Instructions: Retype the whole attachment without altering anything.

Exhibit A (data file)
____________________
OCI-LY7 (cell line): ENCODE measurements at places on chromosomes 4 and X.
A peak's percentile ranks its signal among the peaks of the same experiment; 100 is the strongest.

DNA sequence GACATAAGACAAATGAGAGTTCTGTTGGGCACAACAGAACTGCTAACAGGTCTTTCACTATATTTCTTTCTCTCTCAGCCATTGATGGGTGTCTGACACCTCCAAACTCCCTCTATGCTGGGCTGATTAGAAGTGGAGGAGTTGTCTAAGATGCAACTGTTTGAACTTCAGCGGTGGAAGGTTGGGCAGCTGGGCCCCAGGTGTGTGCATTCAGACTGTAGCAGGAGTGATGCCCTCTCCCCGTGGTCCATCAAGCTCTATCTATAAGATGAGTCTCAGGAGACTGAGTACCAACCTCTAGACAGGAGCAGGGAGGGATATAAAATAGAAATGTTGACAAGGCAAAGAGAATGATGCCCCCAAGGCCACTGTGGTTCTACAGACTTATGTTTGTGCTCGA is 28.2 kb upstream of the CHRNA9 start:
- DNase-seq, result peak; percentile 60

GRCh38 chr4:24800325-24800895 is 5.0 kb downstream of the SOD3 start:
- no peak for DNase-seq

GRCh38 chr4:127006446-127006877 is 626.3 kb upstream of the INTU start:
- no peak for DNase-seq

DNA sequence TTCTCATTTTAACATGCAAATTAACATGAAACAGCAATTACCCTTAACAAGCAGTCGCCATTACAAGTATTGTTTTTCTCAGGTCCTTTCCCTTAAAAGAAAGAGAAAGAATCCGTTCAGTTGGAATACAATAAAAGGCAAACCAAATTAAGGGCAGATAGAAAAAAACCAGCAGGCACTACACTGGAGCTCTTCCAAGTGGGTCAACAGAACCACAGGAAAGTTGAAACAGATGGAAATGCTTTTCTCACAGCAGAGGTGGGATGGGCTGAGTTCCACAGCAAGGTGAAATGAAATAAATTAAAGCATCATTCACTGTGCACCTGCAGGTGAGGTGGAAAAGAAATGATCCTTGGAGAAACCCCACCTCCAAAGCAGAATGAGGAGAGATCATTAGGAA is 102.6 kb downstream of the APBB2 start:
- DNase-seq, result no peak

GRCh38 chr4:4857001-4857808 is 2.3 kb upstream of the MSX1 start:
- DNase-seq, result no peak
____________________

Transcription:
OCI-LY7 (cell line): ENCODE measurements at places on chromosomes 4 and X.
A peak's percentile ranks its signal among the peaks of the same experiment; 100 is the strongest.

DNA sequence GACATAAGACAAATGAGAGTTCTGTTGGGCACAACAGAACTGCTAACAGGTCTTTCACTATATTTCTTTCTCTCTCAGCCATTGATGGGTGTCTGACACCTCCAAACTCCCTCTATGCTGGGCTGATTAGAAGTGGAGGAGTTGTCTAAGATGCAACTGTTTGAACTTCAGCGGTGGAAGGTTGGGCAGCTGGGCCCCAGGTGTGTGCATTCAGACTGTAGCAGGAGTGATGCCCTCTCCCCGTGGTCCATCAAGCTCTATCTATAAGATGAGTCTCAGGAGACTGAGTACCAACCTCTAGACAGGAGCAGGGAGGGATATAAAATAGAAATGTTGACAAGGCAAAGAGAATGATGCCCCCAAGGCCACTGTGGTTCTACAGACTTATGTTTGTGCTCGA is 28.2 kb upstream of the CHRNA9 start:
- DNase-seq, result peak; percentile 60

GRCh38 chr4:24800325-24800895 is 5.0 kb downstream of the SOD3 start:
- no peak for DNase-seq

GRCh38 chr4:127006446-127006877 is 626.3 kb upstream of the INTU start:
- no peak for DNase-seq

DNA sequence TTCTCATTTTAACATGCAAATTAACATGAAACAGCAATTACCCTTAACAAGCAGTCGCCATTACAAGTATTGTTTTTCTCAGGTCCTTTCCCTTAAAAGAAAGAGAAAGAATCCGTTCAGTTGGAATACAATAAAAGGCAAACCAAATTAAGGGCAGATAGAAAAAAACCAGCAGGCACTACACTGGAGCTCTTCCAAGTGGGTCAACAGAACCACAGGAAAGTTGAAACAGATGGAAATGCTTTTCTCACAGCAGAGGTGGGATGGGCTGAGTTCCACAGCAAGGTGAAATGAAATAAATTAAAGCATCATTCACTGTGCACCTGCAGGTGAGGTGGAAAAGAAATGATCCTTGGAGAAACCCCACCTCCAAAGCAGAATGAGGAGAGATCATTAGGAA is 102.6 kb downstream of the APBB2 start:
- DNase-seq, result no peak

GRCh38 chr4:4857001-4857808 is 2.3 kb upstream of the MSX1 start:
- DNase-seq, result no peak